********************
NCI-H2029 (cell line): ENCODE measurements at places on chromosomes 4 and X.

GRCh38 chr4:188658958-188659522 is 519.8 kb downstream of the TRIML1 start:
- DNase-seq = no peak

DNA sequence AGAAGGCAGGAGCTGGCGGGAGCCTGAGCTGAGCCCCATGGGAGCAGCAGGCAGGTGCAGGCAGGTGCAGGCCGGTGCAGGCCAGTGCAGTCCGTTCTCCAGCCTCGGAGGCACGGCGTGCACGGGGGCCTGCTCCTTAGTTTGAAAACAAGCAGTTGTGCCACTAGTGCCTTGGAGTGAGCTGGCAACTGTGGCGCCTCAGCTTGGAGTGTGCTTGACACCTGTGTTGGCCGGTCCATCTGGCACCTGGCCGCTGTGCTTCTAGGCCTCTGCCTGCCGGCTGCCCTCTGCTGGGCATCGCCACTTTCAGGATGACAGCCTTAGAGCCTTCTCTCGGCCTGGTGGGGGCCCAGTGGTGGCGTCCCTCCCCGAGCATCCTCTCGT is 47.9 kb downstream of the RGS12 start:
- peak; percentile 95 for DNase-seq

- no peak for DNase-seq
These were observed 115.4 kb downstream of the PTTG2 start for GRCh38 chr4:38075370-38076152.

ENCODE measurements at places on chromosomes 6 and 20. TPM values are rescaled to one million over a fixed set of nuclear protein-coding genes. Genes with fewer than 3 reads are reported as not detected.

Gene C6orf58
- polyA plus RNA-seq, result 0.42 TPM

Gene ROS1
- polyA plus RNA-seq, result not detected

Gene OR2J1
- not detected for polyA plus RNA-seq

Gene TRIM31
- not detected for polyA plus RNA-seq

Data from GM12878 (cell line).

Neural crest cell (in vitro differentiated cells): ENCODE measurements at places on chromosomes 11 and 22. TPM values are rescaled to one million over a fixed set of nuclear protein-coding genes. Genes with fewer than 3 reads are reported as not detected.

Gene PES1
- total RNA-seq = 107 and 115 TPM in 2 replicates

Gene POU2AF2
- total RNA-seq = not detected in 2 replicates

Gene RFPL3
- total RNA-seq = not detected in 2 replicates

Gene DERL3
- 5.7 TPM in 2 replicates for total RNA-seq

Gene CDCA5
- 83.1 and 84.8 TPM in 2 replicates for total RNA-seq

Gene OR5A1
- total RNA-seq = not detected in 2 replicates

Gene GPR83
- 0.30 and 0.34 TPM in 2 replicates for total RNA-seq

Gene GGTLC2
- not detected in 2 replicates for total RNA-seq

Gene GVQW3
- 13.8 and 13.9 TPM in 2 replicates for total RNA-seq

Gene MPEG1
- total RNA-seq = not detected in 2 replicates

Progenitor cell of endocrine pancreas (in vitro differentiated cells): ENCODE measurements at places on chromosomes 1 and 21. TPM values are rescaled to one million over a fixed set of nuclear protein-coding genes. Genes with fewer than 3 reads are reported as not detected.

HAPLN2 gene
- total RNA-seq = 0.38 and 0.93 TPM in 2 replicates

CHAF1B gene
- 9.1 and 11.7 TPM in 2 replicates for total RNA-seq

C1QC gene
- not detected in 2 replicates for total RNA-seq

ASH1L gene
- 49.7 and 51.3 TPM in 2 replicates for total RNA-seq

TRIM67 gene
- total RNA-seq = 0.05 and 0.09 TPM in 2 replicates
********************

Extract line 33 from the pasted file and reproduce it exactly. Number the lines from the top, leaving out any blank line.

Gene GGTLC2